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Extreme Nebbiolo Part II
I confess. I'm one of those wine lovers who regard Nebbiolo as more than a wine grape. I won't say Nebbiolo wines provide a mystical experience. But some get pretty close.
A recent Nebbiolo pilgrimage across Northern Italy led me inevitably to the door of Ar.Pe.Pe.—the perfectionist, traditionalist producer in the grape's alpine frontier of the Valtellina valley bordering Switzerland.
And what a door it is.
The winery threshold is carved into a steep mountainside, terraced with vineyards, in the appellation's Grumello zone. Here the centuries-old terraces, built from 10-foot drywalls of schist and granite, lead way up to a medieval castle perched in the distance.
Inside, I was immediately struck by the cathedralic vastness of Ar.Pe.Pe.'s cellars. The family company, after all, produces a modest 5,000 cases. But this is a winery that could produce hundreds of thousands more.
Extreme Nebbiolo Part 1: A helicopter harvest in Alpine Italy
Casimiro Maule, tall and elegant in a pin-striped suit and supple black shoes, races across some of Northern Italy's most rugged terraced vineyards like a mountain goat.
The 65-year-old winemaker, who over the past four decades has led Nino Negri through ups and downs to its place as one of Italy's leading quality producers, darts over a makeshift plank bridge and bounds over a series of ditches where the vertiginous terrace walls have eroded.
"Attenzione!" he warns younger visitors trying to keep up in hiking boots.
It is end-of-October harvest, and we are traversing the ominously named Inferno—one of five wine zones in Italy's steep Valtellina valley. Its dramatic 25 miles of vineyards cling to the lower slopes of the Alps that form the border with Switzerland.
"No photo!" Giuseppe Cavallotto waved me off as I aimed my iPhone in his direction.
He stood atop of one of Barolo's most gorgeous vineyards, his family's monopole Bricco Boschis, a steep, sunny, concave hillside that stretches below the family home and winery in Castiglione Falletto.
Giuseppe, the middle of three siblings who run Tenuta Cavallotto, said posing for photographs was for his younger brother, Alfio. Then I asked Giuseppe his age. "That doesn't matter," he responded, and after an awkward silence added, "I'm more-or-less 46—it's no secret."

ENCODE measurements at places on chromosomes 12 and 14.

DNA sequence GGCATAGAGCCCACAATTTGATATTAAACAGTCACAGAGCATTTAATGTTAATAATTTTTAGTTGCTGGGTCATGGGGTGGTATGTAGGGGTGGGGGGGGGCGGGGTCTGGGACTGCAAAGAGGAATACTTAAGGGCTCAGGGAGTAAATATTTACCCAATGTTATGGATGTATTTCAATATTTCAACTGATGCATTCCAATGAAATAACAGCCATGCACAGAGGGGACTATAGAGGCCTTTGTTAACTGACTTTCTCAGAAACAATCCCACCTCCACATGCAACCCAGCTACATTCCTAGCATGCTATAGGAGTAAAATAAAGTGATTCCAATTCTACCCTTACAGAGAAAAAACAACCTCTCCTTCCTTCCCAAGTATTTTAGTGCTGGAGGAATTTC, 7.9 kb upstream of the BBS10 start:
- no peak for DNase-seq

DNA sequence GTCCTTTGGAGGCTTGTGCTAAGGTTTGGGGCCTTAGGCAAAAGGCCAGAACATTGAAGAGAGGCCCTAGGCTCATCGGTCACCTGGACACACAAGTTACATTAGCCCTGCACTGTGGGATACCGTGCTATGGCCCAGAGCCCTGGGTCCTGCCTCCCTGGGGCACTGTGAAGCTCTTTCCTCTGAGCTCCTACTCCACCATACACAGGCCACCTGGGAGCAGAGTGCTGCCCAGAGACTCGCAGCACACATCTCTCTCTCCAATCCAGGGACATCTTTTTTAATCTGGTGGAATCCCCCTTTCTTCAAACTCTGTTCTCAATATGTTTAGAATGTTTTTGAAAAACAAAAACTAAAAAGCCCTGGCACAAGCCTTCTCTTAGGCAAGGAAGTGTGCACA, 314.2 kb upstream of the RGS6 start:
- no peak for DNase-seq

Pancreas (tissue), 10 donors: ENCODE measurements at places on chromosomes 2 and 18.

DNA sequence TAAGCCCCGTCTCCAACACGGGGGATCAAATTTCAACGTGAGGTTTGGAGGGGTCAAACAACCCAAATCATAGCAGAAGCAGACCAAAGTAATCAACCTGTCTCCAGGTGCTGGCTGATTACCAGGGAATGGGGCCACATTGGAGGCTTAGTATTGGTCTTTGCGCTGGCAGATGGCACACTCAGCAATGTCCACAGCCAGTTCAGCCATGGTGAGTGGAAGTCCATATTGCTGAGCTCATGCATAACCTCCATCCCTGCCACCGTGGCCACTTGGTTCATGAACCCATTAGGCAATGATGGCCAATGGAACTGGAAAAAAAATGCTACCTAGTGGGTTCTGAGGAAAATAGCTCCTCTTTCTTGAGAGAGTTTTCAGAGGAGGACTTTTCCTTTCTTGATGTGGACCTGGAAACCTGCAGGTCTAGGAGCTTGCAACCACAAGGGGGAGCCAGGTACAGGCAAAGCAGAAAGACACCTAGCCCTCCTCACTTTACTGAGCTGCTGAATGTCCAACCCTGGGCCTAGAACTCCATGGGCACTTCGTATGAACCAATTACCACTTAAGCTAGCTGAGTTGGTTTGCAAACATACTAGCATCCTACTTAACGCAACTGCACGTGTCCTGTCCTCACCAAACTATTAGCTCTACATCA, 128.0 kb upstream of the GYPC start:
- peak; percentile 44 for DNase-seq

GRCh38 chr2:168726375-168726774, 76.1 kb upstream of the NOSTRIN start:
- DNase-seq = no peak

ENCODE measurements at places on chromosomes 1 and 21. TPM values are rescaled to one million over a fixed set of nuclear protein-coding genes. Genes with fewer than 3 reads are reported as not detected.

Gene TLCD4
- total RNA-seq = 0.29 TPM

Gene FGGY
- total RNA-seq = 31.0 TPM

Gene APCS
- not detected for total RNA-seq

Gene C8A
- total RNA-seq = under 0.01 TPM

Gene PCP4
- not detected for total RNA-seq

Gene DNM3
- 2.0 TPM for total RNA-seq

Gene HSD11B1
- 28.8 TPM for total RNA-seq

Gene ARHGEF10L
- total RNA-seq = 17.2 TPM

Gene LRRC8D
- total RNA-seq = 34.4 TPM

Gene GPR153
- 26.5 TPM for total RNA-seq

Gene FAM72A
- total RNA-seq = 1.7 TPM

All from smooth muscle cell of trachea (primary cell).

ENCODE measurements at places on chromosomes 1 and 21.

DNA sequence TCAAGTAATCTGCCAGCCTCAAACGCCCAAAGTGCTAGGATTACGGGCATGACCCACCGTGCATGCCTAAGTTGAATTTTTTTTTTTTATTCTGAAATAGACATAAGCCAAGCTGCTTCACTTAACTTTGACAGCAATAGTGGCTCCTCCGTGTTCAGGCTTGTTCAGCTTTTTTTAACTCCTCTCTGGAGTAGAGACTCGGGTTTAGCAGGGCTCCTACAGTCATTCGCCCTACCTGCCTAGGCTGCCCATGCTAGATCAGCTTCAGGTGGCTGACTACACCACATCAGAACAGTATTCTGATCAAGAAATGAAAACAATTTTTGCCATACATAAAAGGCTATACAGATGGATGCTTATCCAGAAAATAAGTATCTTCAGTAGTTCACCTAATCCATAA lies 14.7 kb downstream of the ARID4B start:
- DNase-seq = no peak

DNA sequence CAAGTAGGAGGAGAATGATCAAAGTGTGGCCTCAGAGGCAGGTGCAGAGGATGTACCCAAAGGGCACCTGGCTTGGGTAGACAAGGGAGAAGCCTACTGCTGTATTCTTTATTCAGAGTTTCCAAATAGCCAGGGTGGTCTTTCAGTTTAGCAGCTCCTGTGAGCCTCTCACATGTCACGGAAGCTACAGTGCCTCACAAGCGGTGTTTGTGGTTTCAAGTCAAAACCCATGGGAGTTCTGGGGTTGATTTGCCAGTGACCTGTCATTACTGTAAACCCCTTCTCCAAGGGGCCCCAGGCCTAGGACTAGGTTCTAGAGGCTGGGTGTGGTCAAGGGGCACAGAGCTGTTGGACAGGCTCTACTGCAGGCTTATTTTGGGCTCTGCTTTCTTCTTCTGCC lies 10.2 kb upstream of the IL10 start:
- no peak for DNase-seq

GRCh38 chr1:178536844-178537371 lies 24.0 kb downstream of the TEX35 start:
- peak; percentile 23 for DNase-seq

Coaxing Elegance from an Italian Monster
"The trouble with Sagrantino is to understand Sagrantino," says Giampaolo Tabarrini, who grows the indigenous red grape in Montefalco, in Italy's Umbria region. "It's much easier to make a Sangiovese, Cabernet or Merlot than Sagrantino."
"Because Sagrantino has too much of everything!" He seems to shout with his whole body, from his skinny torso to the standout ears on his near-shaven head. "There are a lot of polyphenols. A lot of tannins. A lot of sugar. It is many times over: A lot! A lot! A lot! So how do you balance it?"
A freewheeling Provence winemaker's ride from ruin to recovery
Raimond de Villeneuve grins like he's won the French Loto as he looks over rows of Syrah vines loaded with dark, healthy grapes.
"It's my first real harvest since 2011," says the 52-year-old producer, who is in his 20th vintage at his Château de Roquefort in Provence.
It's a happy chapter in a story that looked like a tragedy two years ago after a hail storm destroyed his entire 62-acre crop and left half his vines damaged for the next vintage.
Just after the storm, de Villeneuve faced financial ruin. He was saved by the rallying of 35 Provence and Rhône producers (and the flexibility of French authorities) who contributed grapes for a special rosé and two reds labeled Grêle (Hail) 2012, under his name rather than the château's.
De Villeneuve's survival is a good thing for Provence wine: Château de Roquefort is a one-of-a-kind place run by a singular category-defying winemaker…Read the full blog at Wine Spectator
A hard-learned winemaking lesson: Growing is the tough part
This was the year I coulda been a contender. Instead, here I am crying in my grape juice.
The 2014 harvest was going to be the one when my small, 100-vine plot of Syrah on a patch of earth in southern France was going to shine. I am not a professional winemaker so there was no hope of my wine being tasted and scored 95 points by Wine Spectator. But it was going to put a smile on the faces of friends and vignerons who drank it.
Today I have one word: fuhgeddaboudit.
What happened? Grape rot. While I was waiting for those little dark beauties to ripen in September, the Provençal sun disappeared, clouds came in, rain followed and voilà. Less than 10 percent of the crop was salvageable—enough to fill one picking basket. The rest? Damaged grapes oozing juice that was already turning to vinegar.
Before you start saying that winemaking is difficult, let me say: It's not.
See the Video Trailer for PALMENTO on You Tube....
Robert reads from and discusses Palmento at McNally Jackson books in NY Sept. 2010.
Robert on radio